In research with a population of guppies, the scientists observed male colour patterns impacting their ability to make babies and survive longer. Working in a river in Trinidad, the researchers determined which male guppies would contribute more offspring to the population as well as which would live longer and which would have a shorter lifespan.

"We are detailing how evolution happens," said David Reznick, professor of biology at University of California, Riverside."Usually people look at evolution as change over time but they do not know the details of how it changes," Reznick noted.

The new work is part of research that Reznick has been doing since 1978. It involved transplanting guppies from a river with a diverse community of predators into a river with no predators - except for one other fish species, an occasional predator - to record how the guppies would evolve and how they might impact their environment. To do this, the team used scales from the guppies to archive their DNA.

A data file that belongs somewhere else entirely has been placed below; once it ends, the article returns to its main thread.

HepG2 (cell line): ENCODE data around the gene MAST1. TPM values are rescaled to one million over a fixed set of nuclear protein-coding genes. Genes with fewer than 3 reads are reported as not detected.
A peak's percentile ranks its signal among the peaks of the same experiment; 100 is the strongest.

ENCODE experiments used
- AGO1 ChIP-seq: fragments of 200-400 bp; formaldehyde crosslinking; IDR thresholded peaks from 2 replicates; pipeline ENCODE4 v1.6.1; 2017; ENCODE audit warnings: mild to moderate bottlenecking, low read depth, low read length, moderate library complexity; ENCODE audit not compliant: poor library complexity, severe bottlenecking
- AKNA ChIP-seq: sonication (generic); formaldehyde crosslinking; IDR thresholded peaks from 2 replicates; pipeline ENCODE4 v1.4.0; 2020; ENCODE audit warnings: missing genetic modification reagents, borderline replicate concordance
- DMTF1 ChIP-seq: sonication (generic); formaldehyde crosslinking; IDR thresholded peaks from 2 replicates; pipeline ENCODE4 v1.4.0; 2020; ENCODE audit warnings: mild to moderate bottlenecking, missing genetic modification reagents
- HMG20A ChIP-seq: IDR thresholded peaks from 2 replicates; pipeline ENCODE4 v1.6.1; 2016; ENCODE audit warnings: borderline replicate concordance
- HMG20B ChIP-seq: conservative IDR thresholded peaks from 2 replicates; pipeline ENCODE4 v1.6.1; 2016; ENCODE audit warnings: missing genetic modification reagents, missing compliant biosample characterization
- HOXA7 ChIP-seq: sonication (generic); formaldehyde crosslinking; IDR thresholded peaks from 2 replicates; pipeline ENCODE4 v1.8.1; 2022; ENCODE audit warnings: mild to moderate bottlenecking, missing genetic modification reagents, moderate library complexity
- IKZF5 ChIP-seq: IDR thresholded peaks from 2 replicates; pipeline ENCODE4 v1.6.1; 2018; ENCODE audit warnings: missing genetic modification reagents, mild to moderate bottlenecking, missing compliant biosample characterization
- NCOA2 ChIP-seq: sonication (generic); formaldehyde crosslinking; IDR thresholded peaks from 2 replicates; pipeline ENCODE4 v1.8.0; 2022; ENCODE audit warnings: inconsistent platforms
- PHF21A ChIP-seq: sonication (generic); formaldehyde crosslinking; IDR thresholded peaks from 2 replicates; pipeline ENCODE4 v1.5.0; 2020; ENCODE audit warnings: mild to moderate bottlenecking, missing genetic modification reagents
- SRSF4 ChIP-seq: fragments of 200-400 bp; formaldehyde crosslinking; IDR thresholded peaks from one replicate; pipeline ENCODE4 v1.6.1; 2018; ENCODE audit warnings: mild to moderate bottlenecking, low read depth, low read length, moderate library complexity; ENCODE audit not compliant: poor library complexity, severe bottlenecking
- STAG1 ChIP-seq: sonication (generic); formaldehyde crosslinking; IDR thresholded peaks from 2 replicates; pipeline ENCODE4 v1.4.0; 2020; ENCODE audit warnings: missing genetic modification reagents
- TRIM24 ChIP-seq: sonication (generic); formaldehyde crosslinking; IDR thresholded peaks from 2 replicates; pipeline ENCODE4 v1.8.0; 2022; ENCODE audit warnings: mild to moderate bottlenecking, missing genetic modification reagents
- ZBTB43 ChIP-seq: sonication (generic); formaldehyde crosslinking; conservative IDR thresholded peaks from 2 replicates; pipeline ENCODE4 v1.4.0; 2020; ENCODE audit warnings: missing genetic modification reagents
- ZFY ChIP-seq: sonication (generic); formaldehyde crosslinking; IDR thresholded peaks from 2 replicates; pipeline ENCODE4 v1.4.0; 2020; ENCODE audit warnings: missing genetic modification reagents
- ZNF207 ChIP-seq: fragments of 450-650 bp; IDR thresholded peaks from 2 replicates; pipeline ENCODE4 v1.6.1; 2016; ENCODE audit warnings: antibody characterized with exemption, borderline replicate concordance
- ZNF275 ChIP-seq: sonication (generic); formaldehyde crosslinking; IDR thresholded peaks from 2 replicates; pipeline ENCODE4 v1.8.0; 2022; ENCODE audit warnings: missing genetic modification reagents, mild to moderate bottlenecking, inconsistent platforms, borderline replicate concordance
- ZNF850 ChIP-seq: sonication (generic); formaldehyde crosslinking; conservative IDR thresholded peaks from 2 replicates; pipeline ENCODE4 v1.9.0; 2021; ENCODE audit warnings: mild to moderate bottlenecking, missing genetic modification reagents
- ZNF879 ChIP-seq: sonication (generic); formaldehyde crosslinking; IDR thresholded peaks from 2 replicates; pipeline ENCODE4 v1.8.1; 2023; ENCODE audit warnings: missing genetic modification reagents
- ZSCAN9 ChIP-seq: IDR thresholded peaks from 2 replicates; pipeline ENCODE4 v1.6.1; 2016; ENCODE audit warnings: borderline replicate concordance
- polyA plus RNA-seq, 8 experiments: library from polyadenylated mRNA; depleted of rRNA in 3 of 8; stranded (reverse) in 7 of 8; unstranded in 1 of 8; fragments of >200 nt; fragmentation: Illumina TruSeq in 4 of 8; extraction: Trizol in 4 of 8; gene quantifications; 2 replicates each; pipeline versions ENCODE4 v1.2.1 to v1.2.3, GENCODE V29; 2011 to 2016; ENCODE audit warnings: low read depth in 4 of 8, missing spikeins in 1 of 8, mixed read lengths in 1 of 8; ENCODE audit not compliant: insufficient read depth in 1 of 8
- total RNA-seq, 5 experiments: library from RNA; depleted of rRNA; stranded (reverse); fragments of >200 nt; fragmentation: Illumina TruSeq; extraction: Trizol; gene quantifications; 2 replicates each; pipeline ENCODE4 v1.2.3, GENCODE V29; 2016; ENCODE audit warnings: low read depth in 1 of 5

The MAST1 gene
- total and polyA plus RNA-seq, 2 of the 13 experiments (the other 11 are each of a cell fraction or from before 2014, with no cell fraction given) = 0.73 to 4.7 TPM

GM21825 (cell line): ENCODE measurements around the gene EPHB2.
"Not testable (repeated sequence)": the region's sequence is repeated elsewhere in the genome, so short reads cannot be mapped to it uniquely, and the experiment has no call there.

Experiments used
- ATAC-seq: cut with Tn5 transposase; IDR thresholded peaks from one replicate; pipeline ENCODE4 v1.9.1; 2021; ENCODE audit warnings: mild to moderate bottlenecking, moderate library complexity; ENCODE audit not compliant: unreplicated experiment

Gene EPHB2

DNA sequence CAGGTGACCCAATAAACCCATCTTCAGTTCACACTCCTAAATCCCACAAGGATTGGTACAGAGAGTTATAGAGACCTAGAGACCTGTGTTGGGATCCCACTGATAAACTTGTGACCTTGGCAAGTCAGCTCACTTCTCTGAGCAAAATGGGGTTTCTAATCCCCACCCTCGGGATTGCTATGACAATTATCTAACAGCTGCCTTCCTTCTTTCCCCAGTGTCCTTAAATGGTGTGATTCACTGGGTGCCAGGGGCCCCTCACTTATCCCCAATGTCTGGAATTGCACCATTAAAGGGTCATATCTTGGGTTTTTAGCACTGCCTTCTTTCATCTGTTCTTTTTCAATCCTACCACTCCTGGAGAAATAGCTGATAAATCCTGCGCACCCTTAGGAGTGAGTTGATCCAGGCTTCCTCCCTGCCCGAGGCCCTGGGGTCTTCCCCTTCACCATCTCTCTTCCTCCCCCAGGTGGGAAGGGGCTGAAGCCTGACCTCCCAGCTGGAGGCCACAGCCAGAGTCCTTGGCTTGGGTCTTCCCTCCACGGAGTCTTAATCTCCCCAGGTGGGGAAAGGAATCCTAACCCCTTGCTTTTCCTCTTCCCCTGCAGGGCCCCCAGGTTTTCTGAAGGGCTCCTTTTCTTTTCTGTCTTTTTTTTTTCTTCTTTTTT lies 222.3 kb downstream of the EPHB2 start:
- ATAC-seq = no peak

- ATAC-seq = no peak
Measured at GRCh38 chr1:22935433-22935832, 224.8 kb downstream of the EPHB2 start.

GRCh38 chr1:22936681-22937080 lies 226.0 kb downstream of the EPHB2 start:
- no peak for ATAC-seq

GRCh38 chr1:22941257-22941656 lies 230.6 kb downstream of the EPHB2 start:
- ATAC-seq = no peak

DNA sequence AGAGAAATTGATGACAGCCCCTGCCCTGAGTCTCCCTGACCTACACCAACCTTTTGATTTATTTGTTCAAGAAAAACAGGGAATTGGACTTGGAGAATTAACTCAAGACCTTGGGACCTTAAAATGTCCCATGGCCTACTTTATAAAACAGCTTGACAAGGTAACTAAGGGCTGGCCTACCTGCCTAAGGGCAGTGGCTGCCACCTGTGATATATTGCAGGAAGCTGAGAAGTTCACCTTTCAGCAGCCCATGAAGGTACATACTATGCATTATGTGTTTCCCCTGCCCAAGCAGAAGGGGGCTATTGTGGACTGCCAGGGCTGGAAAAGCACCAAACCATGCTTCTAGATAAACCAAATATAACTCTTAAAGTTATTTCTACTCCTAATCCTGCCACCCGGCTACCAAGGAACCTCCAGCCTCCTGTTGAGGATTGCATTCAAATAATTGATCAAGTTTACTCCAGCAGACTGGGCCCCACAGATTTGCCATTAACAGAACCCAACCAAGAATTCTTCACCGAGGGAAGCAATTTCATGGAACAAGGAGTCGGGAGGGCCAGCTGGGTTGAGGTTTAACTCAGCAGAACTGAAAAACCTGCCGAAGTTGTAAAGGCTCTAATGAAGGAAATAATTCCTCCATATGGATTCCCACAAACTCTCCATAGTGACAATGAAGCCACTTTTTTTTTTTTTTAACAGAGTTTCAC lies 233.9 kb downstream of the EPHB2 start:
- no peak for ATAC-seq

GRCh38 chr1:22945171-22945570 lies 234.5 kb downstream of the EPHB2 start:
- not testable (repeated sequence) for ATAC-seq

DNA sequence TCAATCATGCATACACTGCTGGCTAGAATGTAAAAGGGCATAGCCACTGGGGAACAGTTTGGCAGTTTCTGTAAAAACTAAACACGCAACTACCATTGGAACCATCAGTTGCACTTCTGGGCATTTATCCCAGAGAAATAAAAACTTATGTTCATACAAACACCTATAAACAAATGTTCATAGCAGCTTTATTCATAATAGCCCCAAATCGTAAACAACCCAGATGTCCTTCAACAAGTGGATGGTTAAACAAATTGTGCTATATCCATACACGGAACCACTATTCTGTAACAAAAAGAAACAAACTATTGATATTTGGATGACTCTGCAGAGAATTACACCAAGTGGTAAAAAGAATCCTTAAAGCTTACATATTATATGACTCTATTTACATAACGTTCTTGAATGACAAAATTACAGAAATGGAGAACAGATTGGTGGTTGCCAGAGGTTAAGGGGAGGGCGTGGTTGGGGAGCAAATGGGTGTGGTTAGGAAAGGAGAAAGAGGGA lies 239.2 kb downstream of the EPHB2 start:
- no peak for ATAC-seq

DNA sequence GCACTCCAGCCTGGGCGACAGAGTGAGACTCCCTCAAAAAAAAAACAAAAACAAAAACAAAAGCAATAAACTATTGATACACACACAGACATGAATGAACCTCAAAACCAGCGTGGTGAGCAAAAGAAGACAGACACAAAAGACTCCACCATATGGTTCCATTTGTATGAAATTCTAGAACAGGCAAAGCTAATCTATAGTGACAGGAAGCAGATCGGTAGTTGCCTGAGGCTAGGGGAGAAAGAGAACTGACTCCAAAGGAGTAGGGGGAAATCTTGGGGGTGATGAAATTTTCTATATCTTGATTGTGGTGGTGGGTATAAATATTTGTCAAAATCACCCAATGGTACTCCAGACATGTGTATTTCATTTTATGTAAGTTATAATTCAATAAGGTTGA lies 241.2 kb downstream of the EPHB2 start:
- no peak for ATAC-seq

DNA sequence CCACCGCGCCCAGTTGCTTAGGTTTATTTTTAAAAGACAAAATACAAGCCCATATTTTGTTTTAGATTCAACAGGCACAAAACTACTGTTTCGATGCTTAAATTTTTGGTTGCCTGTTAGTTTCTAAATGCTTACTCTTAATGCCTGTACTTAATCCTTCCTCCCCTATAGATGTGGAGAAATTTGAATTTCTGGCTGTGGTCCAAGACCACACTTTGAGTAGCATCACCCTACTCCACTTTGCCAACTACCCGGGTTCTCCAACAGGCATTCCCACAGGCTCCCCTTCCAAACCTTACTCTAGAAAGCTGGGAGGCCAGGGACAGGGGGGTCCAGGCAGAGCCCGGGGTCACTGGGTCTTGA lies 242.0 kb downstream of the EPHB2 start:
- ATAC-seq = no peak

"We could look at their appearance and see how male colour pattern affected their ability to make babies or to survive," Reznick said. The research also found that males with more or larger orange and black spots produce more offspring, while males with black spots have a higher risk of mortality.

"People think of evolution as historical. They do not think of it as something that's happening under our nose. We can see if something makes you better able to make babies and live longer," Reznick said. Reznick emphasised that evolution is not a linear process."It is a series of episodes," he said. The findings appeared online in the journal Proceedings of the Royal Society B.

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